CCNA Wireless
5 points · 3 years ago

Do you traditionally choose to not purchase smartnet? How long do you usually leave in network gear?

I feel the licensing is fine for what you get. Hardware replacement, and unlimited software upgrades. The licensing does have value other than just making the gear work.

doesn't touch anything < 1Gbps
3 points · 3 years ago

For our hundreds of Juniper EX2200s and EX3300s we have no support contract. They've got lifetime warranties and free software upgrades as standard. We do have support contracts for the higher-end switch models that don't come under Juniper's lifetime warranty programme.

CCNP R/S+DC
2 points · 3 years ago

Does Juniper's lifetime warranty get you 4 hour replacement?

Config assistance?

Smartnet and Meraki support does, just sayin

Meraki support is nothing to brag about for the cost. I ha e had numerous tickets and no resolution, they simply state "it should just work"

doesn't touch anything < 1Gbps
1 point · 3 years ago

We had the option of 4hr replacement for our Juniper kit if we wanted it but decided that the price wasn't worth it given the resilience we've already built in to our network design.

Are you trying to suggest that Meraki's standard license includes 4hr replacement? Because I don't believe you.

Juniper's standard (free) warranty for its fixed configuration switches is next business day. I think you get 90 days of free tech support but after that you'll have to do some reading.

CCNP R/S+DC
2 points · 3 years ago

Nope, I'm saying your comparing two very different support models.

Free lifetime warranty is for hardware replacement, no phone/email support and in some vendors case no software updates. Also most vendors don't do true 24 hour replacement and even the phone numbers you have to call to start the RMA process aren't open 24-7.

Cisco & Meraki's smartnet/support contracts cover hardware replacement (up to 4 hour on site replacement via courier), config assistance, phone/email/on-site support and t-shoot, software updates, etc.

I'm not saying everybody needs smartnet, much less the 4 hour version, these are business decisions mostly (how much of an impact would that device going down have on the business) but comparing a free lifetime warranty to meraki cloud access and support isn't a good comparison. Each has its place.

doesn't touch anything < 1Gbps
2 points · 3 years ago

/u/Humulus5883 was making the point that Meraki's license cost is not just to stop the kit getting bricked (the "demanding money with menaces" business model) but also to get hardware replacement and software upgrades.

I pointed out that I was getting those services, for free, with Juniper (as you also could with HP and a number of other vendors) and without having to pay any protection money.

You then came along saying that Meraki will offer 4hr replacement (for a price) plus Meraki offers phone support. And now you're saying that I'm comparing two very different models.

Well, yes I suppose I am. On the one hand many vendors will give you free next-day replacement and free software upgrades and the ability to continue using your kit for its expected lifetime. You bought it, you own it. You may need to pay if you need phone support after an initial period although there's no obligation to get that support direct from the manufacturer; you're free to shop around.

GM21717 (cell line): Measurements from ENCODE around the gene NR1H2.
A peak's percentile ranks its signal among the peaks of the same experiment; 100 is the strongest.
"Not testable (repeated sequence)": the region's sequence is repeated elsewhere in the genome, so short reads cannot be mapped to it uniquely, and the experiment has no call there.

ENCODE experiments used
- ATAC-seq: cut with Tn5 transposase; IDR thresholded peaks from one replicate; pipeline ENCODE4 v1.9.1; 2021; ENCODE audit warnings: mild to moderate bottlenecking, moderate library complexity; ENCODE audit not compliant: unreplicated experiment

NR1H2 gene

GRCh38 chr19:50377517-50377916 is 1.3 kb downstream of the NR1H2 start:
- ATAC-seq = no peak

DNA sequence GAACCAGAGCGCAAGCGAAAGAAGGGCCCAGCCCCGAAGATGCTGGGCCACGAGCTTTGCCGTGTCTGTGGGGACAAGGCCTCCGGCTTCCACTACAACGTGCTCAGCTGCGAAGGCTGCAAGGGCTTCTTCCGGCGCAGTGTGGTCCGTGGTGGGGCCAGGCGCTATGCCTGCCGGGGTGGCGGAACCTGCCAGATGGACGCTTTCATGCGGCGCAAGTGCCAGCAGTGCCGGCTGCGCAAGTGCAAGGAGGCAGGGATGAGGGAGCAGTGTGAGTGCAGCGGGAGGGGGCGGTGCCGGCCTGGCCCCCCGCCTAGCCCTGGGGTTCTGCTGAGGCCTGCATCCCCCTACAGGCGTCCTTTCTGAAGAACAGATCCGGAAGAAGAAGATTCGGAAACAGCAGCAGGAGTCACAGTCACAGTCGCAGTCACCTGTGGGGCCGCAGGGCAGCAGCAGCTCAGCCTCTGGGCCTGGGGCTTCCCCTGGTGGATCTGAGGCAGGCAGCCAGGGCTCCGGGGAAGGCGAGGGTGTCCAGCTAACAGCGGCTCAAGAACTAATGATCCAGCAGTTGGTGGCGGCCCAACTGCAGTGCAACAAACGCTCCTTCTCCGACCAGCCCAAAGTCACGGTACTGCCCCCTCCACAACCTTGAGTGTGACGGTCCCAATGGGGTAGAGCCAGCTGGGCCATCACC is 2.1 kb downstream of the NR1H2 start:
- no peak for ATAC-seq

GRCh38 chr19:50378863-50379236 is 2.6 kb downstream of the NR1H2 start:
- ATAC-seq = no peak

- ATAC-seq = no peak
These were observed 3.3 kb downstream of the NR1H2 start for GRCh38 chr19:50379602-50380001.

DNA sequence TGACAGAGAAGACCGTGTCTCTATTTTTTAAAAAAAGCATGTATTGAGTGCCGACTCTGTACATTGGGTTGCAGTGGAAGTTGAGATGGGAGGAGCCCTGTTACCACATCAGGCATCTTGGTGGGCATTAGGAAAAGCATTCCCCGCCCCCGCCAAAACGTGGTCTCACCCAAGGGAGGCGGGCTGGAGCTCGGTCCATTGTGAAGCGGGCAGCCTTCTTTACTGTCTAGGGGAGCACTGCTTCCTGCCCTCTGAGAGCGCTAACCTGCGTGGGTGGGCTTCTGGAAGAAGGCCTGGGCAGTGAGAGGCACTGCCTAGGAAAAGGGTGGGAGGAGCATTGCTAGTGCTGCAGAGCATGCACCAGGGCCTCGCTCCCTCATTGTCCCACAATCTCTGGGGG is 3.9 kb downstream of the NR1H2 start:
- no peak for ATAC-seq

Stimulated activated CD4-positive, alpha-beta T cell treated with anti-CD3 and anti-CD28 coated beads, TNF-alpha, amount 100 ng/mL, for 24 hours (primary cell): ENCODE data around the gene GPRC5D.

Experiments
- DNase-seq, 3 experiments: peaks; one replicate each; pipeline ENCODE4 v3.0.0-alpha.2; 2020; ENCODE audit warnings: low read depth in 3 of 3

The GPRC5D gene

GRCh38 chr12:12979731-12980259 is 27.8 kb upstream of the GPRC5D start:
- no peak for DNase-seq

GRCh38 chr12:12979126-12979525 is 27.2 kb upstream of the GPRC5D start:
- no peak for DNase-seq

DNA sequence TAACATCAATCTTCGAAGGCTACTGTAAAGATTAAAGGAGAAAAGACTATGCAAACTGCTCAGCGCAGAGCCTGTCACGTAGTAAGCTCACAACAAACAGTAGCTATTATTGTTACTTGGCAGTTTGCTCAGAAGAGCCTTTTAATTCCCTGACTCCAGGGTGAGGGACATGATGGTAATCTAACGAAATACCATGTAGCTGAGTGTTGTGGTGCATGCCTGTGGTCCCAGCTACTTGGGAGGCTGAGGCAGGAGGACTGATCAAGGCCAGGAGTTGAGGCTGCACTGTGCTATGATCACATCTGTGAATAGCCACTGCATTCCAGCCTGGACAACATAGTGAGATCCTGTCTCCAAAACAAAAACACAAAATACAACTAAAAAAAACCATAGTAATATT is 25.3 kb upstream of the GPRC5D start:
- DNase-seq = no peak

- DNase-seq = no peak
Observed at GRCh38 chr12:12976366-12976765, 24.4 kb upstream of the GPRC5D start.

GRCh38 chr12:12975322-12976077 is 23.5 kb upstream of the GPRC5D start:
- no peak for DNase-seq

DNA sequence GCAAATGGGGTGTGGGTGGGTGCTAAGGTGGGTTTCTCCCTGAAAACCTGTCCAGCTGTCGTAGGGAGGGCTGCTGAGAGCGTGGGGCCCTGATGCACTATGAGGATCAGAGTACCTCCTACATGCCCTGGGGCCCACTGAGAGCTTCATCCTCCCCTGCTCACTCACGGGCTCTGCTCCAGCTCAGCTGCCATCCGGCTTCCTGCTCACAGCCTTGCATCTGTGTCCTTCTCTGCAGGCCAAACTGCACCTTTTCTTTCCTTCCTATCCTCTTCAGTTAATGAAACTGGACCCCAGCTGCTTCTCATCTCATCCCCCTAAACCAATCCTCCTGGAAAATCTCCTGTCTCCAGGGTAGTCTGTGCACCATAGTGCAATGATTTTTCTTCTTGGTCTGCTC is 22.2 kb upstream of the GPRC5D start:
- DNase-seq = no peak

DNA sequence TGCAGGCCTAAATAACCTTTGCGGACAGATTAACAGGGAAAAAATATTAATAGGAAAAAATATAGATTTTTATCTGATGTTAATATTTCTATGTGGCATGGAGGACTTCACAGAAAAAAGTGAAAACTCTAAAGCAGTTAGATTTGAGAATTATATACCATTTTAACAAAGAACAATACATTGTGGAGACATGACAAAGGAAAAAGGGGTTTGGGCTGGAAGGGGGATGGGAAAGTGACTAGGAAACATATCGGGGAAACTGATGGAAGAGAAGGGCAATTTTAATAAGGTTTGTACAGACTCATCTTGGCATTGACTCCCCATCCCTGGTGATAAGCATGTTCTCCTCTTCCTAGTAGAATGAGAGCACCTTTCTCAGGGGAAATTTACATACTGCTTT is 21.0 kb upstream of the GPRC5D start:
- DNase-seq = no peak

By contrast, Meraki makes very sure that you continue to pay them for those services every year (that, remember, you get for free from other vendors) without any real chance of shopping around for a better deal to suit your business requirements. You pay the protection money or you lose your kneecaps network. But you do get phone support thrown in as well which is nice, I guess.

You're right, they're not the same. But I'm rather lost on what the point was that you were actually trying to make.

CCNP R/S+DC
1 point · 3 years ago

Ok, to be clear I'm not trying to start a fight or piss anybody off. I until recently worked for a VAR that sold all of the products you have mentioned so far so I'm familiar with each company, their RMA processes and various support models.

  • The point of Meraki gear is limited staff or limited advanced technical staff and central IT management model. There are lots of other models and a large amount of businesses don't want or need the Meraki model. Cisco bought them however because many do. Schools, restaurants and retail do especially well with the Meraki model.

  • Yes they require you to pay a support contract to have access to the cloud portal, support, config assistance, (up to 4 hour) hardware replacement and software upgrades.

  • Yes there are companies that offer free lifetime hardware replacement

On the one hand many vendors will give you free next-day replacement

most vendors don't do true 24 hour replacement and even the phone numbers you have to call to start the RMA process aren't open 24-7

I'm rather lost on what the point was that you were actually trying to make.

  1. OP asked for thoughts on Meraki

  2. /u/Humulus5883 "The licensing does have value other than just making the gear work."

  3. You state that hundreds of Juniper hardware under your care (assumed) have no support contract

  4. I (confused by why you would respond to /u/Humulus5883's statement about the other included benefits of the meraki support contract) try to point out that there are other aspects of support contracts besides hardware replacement. Letting us know about the Juniper lifetime warranty is not really what this thread was about (OP's question and /u/Humulus5883's Meraki license comment), but thanks for sharing.

TLDR - Meraki isn't for everybody, thats ok there is room enough in the market for more than one support model.